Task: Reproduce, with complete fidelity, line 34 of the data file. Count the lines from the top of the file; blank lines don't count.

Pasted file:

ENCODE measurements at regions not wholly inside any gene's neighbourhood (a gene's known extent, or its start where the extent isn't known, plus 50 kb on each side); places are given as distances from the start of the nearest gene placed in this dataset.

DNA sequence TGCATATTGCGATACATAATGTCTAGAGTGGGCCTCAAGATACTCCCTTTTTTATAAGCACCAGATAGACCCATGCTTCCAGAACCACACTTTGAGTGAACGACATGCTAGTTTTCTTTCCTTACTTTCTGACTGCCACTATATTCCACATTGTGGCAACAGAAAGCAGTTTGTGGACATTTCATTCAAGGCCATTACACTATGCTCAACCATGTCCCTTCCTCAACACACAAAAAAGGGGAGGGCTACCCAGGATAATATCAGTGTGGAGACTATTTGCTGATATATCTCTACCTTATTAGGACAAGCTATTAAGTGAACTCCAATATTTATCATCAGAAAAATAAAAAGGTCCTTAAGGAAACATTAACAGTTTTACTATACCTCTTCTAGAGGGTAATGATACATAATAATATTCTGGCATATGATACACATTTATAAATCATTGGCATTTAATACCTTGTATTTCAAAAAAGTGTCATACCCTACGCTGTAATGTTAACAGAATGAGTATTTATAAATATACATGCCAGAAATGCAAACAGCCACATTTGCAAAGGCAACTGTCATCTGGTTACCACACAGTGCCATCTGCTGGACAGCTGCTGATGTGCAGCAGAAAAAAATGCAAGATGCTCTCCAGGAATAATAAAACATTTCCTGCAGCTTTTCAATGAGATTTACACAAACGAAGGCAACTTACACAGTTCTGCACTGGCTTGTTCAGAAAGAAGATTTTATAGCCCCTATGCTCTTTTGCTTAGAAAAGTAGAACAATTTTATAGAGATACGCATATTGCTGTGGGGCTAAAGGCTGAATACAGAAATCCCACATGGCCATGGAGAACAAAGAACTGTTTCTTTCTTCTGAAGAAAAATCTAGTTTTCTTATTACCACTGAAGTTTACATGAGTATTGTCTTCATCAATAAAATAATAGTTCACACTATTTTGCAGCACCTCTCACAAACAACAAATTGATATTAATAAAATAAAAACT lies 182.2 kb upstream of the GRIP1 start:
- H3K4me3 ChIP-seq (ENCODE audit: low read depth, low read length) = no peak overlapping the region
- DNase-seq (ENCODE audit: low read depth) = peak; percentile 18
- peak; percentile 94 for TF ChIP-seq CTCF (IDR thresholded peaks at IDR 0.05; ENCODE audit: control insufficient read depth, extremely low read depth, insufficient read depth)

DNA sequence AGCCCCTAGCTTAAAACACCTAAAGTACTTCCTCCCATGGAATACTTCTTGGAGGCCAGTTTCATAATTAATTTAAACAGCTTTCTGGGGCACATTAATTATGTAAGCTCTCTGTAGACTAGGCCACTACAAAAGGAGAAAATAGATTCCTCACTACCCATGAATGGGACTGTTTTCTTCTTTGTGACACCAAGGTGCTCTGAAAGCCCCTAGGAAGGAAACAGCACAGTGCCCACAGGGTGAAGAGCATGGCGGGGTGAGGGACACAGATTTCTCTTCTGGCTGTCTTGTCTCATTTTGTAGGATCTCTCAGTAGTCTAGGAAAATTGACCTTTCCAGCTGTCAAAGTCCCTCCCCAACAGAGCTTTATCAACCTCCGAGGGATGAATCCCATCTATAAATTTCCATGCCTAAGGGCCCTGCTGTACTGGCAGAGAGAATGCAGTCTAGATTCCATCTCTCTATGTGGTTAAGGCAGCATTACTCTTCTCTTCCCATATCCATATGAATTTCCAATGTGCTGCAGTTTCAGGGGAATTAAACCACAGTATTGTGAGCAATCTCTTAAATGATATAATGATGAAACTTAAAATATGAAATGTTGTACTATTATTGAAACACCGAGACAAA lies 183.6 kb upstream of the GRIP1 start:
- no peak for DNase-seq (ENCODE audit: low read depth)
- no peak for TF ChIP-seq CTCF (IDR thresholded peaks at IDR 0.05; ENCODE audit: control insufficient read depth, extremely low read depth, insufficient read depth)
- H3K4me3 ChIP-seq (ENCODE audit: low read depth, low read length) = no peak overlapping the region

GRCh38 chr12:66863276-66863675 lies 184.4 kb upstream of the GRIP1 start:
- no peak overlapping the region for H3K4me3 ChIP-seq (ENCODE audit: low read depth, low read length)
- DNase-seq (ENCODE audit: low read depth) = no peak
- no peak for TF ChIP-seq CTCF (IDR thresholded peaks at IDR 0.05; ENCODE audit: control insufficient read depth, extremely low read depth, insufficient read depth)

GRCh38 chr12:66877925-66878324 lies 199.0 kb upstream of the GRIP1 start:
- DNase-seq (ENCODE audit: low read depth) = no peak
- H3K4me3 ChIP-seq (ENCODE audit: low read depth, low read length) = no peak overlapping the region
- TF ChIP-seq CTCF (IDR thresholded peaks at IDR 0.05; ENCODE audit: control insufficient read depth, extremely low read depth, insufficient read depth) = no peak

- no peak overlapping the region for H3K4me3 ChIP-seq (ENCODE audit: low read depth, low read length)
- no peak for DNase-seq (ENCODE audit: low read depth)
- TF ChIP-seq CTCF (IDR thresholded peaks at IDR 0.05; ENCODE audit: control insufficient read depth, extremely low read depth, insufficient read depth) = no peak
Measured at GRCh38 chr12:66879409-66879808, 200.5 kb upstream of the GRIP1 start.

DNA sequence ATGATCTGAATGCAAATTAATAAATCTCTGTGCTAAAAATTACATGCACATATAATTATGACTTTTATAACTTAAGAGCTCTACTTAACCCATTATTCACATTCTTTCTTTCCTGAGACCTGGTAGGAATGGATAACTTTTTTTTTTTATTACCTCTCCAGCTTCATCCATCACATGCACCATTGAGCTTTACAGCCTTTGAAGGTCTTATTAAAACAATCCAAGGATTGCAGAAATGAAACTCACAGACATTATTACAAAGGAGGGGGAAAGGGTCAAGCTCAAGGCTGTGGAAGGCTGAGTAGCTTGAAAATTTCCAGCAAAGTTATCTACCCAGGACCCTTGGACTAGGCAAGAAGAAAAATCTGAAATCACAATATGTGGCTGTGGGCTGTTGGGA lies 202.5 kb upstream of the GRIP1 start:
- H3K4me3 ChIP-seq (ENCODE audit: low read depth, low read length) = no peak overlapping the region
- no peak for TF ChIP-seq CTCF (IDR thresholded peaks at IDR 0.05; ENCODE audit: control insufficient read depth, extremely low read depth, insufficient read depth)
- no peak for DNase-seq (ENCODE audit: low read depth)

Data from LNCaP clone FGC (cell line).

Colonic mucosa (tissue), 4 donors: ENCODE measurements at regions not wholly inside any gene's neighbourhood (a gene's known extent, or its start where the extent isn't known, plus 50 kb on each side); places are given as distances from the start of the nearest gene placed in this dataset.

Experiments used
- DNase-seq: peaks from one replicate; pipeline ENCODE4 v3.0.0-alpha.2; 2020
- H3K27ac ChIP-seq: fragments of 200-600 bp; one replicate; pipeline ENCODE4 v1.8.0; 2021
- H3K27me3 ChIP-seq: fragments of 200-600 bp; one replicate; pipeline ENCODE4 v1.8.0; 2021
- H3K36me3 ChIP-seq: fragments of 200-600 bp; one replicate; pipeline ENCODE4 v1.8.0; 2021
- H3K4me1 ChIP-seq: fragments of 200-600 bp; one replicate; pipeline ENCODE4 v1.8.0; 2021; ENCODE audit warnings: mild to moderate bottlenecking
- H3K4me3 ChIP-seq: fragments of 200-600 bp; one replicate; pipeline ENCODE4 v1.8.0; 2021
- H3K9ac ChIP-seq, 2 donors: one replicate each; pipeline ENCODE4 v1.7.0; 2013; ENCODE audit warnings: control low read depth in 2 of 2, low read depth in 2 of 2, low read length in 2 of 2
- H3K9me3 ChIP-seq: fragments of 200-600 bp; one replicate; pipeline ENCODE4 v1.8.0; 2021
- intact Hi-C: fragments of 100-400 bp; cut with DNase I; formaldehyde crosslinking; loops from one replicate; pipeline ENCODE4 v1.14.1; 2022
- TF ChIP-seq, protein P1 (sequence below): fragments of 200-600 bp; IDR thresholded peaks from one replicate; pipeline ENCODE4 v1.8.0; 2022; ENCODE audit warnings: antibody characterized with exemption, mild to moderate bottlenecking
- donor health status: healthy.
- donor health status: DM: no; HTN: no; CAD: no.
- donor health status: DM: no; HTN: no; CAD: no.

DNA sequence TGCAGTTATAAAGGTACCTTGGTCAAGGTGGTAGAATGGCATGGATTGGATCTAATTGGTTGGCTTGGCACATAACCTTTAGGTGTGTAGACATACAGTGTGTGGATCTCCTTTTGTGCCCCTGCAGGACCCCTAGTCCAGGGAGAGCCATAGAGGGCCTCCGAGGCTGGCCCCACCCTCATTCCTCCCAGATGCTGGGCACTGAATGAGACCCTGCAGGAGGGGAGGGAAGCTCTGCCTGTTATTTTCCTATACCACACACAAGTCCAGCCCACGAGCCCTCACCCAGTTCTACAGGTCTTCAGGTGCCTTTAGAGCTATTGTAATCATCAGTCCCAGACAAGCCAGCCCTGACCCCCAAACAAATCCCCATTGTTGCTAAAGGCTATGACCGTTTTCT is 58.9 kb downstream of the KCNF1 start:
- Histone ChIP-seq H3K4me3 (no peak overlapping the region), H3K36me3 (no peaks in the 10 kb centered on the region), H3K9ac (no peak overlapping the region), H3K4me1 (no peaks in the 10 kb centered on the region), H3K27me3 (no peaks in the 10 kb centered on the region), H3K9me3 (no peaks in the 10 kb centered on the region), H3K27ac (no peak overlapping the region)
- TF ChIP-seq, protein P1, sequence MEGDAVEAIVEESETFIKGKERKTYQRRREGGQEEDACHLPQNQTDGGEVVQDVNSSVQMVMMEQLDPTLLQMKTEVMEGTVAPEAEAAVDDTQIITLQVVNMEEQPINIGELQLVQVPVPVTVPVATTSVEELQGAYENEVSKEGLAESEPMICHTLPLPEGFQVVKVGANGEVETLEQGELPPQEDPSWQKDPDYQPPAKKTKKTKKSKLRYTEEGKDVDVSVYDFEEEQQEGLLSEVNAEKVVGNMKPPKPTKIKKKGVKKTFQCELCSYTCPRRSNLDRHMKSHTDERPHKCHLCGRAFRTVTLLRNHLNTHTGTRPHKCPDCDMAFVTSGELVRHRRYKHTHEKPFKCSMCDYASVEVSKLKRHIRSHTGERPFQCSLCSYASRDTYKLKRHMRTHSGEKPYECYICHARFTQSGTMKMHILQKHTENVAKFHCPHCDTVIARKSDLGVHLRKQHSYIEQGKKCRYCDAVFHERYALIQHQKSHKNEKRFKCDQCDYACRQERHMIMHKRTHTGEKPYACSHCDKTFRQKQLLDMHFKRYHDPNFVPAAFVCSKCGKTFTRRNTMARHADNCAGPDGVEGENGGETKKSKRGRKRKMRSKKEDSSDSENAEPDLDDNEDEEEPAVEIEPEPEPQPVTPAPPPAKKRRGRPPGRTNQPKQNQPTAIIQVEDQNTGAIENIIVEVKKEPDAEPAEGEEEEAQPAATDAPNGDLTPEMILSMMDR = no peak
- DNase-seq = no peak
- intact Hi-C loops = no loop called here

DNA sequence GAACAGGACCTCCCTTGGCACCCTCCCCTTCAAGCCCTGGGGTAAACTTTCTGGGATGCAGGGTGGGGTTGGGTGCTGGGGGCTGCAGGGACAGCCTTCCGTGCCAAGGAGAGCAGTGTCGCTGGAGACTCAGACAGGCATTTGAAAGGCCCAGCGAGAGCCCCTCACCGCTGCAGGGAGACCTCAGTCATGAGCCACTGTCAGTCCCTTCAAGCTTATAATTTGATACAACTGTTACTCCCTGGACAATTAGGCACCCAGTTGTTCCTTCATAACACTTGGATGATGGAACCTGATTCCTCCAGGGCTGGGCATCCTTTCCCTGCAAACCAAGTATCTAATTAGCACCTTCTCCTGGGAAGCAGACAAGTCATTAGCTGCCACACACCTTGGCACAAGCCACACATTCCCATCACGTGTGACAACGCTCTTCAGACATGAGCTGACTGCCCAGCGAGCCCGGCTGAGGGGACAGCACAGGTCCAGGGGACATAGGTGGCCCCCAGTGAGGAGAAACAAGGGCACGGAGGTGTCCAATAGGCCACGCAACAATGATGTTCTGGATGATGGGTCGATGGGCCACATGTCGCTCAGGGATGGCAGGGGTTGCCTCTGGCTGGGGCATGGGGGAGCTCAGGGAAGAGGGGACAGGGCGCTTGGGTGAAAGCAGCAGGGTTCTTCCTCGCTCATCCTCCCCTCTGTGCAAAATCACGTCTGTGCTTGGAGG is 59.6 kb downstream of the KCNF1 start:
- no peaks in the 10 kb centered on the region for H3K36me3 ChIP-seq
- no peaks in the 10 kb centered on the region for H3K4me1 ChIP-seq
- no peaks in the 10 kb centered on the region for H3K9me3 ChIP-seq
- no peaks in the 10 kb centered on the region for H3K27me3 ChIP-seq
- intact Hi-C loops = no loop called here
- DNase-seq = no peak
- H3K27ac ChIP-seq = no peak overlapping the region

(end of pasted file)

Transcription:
- H3K4me3 ChIP-seq: fragments of 200-600 bp; one replicate; pipeline ENCODE4 v1.8.0; 2021